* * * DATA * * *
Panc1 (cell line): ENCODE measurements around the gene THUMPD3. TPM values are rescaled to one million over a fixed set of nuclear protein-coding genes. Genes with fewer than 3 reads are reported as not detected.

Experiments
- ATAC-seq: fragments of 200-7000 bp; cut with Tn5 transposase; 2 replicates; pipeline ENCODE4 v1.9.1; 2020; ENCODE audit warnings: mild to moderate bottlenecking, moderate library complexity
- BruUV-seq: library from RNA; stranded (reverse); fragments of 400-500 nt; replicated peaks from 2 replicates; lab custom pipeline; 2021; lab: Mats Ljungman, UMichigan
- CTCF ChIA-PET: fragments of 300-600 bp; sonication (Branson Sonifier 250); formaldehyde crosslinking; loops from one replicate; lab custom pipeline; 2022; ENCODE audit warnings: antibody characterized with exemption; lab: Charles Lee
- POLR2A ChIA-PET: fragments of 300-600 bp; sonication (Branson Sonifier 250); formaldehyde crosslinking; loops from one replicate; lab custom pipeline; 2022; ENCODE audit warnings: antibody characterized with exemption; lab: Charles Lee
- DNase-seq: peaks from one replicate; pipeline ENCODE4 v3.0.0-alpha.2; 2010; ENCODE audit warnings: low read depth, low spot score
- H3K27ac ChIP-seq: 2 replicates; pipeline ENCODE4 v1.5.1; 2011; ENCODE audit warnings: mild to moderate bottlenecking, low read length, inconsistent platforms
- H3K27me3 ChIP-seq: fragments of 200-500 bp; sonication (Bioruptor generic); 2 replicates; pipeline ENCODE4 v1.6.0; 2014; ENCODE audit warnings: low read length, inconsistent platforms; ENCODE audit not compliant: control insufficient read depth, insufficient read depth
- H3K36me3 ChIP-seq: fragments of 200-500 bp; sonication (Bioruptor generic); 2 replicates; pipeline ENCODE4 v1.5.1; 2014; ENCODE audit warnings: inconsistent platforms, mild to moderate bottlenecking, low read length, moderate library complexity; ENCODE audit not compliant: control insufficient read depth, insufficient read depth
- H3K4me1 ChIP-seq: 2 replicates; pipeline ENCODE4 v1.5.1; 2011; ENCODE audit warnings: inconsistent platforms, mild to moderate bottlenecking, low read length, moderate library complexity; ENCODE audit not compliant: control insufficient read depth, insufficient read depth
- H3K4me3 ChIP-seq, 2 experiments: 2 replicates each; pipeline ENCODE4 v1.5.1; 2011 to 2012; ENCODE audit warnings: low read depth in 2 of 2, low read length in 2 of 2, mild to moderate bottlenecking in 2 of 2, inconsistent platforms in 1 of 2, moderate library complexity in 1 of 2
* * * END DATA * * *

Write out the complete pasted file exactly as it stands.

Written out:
Panc1 (cell line): ENCODE measurements around the gene THUMPD3. TPM values are rescaled to one million over a fixed set of nuclear protein-coding genes. Genes with fewer than 3 reads are reported as not detected.

Experiments
- ATAC-seq: fragments of 200-7000 bp; cut with Tn5 transposase; 2 replicates; pipeline ENCODE4 v1.9.1; 2020; ENCODE audit warnings: mild to moderate bottlenecking, moderate library complexity
- BruUV-seq: library from RNA; stranded (reverse); fragments of 400-500 nt; replicated peaks from 2 replicates; lab custom pipeline; 2021; lab: Mats Ljungman, UMichigan
- CTCF ChIA-PET: fragments of 300-600 bp; sonication (Branson Sonifier 250); formaldehyde crosslinking; loops from one replicate; lab custom pipeline; 2022; ENCODE audit warnings: antibody characterized with exemption; lab: Charles Lee
- POLR2A ChIA-PET: fragments of 300-600 bp; sonication (Branson Sonifier 250); formaldehyde crosslinking; loops from one replicate; lab custom pipeline; 2022; ENCODE audit warnings: antibody characterized with exemption; lab: Charles Lee
- DNase-seq: peaks from one replicate; pipeline ENCODE4 v3.0.0-alpha.2; 2010; ENCODE audit warnings: low read depth, low spot score
- H3K27ac ChIP-seq: 2 replicates; pipeline ENCODE4 v1.5.1; 2011; ENCODE audit warnings: mild to moderate bottlenecking, low read length, inconsistent platforms
- H3K27me3 ChIP-seq: fragments of 200-500 bp; sonication (Bioruptor generic); 2 replicates; pipeline ENCODE4 v1.6.0; 2014; ENCODE audit warnings: low read length, inconsistent platforms; ENCODE audit not compliant: control insufficient read depth, insufficient read depth
- H3K36me3 ChIP-seq: fragments of 200-500 bp; sonication (Bioruptor generic); 2 replicates; pipeline ENCODE4 v1.5.1; 2014; ENCODE audit warnings: inconsistent platforms, mild to moderate bottlenecking, low read length, moderate library complexity; ENCODE audit not compliant: control insufficient read depth, insufficient read depth
- H3K4me1 ChIP-seq: 2 replicates; pipeline ENCODE4 v1.5.1; 2011; ENCODE audit warnings: inconsistent platforms, mild to moderate bottlenecking, low read length, moderate library complexity; ENCODE audit not compliant: control insufficient read depth, insufficient read depth
- H3K4me3 ChIP-seq, 2 experiments: 2 replicates each; pipeline ENCODE4 v1.5.1; 2011 to 2012; ENCODE audit warnings: low read depth in 2 of 2, low read length in 2 of 2, mild to moderate bottlenecking in 2 of 2, inconsistent platforms in 1 of 2, moderate library complexity in 1 of 2